I’ve been feeding my 40g sourdough starter with 40g water and around 45g wholemeal flour (for a firmer consistency, as I’ve had bad experience with liquid accumulating on top) each day. It initially started smelling quite acidic and yeasty and started bubbling nicely.

From what I had read online, I was afraid that my first bread would be way too sour. But in fact the opposite was the case: after a few days, my starter stopped smelling sour altogether and started smelling almost unbearably fruity-sweet instead. The starter was still good however, so I made bread from it, using a variation of the beginner’s sourdough bread from The perfect loaf. The bread came out alright but rather than tasting sour, it tasted fairly sweet.

I don’t mind the taste that much but I’m still wondering what’s causing my nicely active sourdough to smell and taste distinctly sweet and not the least bit sour. From what I’ve read, the opposite should be the case: my firm sourdough should be more acidic.

For reference, the sourdough jar is standing next to a radiator but my house isn’t heated during the working hours, nor between midnight and 7am, and will get down to 16 °C. To compensate, I’ve wrapped a kitchen towel around the jar.

2 Answers 2


Lack of sour indicates more yeast activity over the souring lactic acid bacteria (LAB), and using a firm starter from that link favors yeast and not LAB. For more sour, increase the water content. There's a bunch of other dials you can fiddle with, Ken Forkish in "Flour Water Salt Yeast" indicates that a "warmer levain cultures encourage lactic acid production", your 16 °C favors acetic acid production. Keep the temperature around 26C to 32C to favor LAB. (Perhaps use an insulated box to help avoid the nighttime temperature swings?) Another point would be what temperature water are you hitting it with; tap water during winter could be quite cold (I use room temperature water that has stood to evaporate off the municipal chlorine). Other things to experiment with might be adding small amounts of salt (though this will slow down the ferment) or changing the flour or mix of flours used; whole grain vs. not, rye vs. wheat, etc.

A notebook may help; track ambient temperatures (min/max), temperature of the water used, amount, type of flour, plus any notes on what the starter looks and smells like.

  • Thanks, I guess I’ll have to fiddle with the temperature. Just to be clear, though, you are saying that the linked article is wrong? — At any rate, I think I’ll need to get Flour Water Salt Yeast … I was already eyeing that. Feb 9, 2017 at 10:31
  • I didn't see anything in the article at odds with not-LAB conditions; "fruit" smells can be had from either a yeast or LAB according to what I've read, so I'm guessing yours was a yeast dominated mix.
    – thrig
    Feb 10, 2017 at 15:13

If possible, get a small heating pad of some sort, or even a hot water bottle, and try to increase the temperature environment for your starter. 16*C (60*F)is a bit too chilly, try to warm it up 10-15*, and then wrap a towel around it. I have also microwaved towels to heat them a bit, and hospitals will do that also.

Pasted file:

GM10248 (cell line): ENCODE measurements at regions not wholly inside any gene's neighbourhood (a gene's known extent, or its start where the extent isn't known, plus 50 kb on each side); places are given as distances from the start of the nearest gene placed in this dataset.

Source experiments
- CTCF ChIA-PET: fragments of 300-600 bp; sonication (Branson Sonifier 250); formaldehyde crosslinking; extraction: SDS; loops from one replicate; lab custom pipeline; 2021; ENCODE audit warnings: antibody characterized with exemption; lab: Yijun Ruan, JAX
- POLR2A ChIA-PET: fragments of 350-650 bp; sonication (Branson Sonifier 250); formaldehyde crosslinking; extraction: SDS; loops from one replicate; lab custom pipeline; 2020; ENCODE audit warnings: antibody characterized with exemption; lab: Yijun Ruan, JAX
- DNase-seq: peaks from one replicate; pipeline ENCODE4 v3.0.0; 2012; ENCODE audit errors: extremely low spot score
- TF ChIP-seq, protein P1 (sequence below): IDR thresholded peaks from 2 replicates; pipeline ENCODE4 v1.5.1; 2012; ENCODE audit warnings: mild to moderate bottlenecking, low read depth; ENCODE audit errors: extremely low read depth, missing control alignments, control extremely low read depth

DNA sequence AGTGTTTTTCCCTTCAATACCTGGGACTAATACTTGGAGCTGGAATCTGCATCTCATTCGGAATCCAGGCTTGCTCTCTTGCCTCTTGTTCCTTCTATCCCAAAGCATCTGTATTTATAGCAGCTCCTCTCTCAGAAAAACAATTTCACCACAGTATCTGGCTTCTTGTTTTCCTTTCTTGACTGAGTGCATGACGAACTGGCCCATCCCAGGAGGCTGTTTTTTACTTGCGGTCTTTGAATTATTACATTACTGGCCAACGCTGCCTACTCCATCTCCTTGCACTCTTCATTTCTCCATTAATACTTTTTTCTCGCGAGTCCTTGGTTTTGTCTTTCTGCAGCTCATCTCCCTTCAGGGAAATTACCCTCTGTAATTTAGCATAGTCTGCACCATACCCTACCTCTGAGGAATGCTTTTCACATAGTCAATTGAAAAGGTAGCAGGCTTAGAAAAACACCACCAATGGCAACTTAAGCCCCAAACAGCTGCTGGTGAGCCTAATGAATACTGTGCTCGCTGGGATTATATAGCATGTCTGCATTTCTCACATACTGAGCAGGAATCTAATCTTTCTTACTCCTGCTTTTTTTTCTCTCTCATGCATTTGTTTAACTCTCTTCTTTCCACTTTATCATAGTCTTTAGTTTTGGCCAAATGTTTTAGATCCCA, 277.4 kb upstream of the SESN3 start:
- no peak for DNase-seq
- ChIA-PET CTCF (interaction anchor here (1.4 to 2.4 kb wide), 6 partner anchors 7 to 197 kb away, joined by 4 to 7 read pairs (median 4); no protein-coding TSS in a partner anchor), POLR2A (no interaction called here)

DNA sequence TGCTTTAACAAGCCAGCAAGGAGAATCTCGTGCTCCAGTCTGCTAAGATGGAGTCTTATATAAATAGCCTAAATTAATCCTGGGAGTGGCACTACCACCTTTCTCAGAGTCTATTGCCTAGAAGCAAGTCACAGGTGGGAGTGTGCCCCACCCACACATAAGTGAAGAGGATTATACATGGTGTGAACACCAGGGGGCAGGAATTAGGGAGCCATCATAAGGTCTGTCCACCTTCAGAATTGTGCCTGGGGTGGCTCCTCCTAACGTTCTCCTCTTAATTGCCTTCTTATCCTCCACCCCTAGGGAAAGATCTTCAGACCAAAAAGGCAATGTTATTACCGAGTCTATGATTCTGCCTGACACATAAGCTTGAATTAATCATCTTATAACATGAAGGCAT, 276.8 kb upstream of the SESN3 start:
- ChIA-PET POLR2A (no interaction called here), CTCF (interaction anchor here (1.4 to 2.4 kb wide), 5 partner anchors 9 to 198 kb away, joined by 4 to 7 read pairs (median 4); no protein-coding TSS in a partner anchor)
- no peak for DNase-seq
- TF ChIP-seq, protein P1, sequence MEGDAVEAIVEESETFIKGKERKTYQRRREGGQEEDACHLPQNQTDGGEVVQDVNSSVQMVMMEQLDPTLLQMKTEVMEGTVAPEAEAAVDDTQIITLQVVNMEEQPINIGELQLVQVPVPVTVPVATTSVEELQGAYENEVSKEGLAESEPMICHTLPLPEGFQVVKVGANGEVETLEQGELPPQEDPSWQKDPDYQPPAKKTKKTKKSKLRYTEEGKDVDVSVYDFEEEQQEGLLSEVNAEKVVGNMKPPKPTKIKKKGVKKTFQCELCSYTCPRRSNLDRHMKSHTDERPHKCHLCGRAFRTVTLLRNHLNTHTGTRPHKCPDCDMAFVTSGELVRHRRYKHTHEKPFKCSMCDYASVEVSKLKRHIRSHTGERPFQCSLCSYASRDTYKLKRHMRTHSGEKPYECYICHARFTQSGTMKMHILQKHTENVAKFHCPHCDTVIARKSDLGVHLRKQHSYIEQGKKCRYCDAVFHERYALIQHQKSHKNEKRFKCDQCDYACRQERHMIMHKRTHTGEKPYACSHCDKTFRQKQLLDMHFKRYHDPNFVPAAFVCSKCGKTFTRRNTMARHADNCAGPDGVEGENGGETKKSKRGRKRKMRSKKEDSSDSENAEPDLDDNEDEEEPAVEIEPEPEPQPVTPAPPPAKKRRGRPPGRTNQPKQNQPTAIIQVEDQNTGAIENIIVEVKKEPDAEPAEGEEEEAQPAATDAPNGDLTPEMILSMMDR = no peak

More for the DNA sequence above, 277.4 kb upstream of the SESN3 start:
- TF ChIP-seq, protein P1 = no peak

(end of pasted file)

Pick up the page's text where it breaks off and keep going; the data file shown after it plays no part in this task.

Although the ASH content of flour is not anything that is normally part of a discussion in any home, try to find out from online the amount of ASH in the flours you are using. It is really telling you (basically) how many minerals is on the flour. When they test for calories../per serving..., they burn some quantity of that product. For example, they may burn 1 c. of flour, and, you can look up the test results of a flour. King Arthur Bread Flour quotes 0.48% ash, and its other protein amounts:

King Arthur Unbleached Bread Flour 12.7% Protein • .48% Ash

  • Milled from hard red spring wheat from the northern Great Plains.
  • 12.7% protein – higher than ordinary bread flours.
  • Never Bleached. Never Bromated.®
  • Contains no abscorbic acid (a yeast stimulant), letting the baker choose whether or not to add ....that (optional ingredient).

I was extremely disappointed by my starter, at first, and part of that was it seemed too thin, and too sweet. I decided to experiment with it, since it about totally quit on me when I started it, and I changed completely the ratios told. Instead of basically equal parts of flour to water, I doubled the amount of flour to water, by weight. I changed it's eating habits! The amounts came out to roughly 1 c. flour to 1/4 c. water, which I didn't measure very, very carefully, I just knew I had to feed it, thicken it!

If I could describe to you what I added, I would say...it was so thick, that it would not fall off of my wooden spoon by itself, I had to push it off with my fingers! It was so thick, I found out that it was best if mixed in a separate bowl first, and once all the flour was totally moistened, then I would add it to the starter and mix it into that. It was even a bit hard to mix it up!

I also did not reduce the amount of my starter for a 2 days, and fed it twice a day on both days...with no reduction of starter. Then, I reduced it some, but probably only by... 1/2 of the total starter accumulating. I did not go back down to ...1 c. starter to... normal weights and measures. I wanted MUCH action in there, and wanted it to start smelling sour, which it did! I have a great starter now, with (to me) the perfect amount of sourness in a loaf. Fairly sour! Enough that it is tasty when mixed with 4 c. of flour into a loaf of bread.

This reply is getting lengthy, but would like to add one more thing: a longer ferment will add a bit more sourness to your goal, be it bread, pizza dough, etc. Now, if I could only learn how to do a real 'artisan' style loaf and learn how to handle soft, sticky dough!

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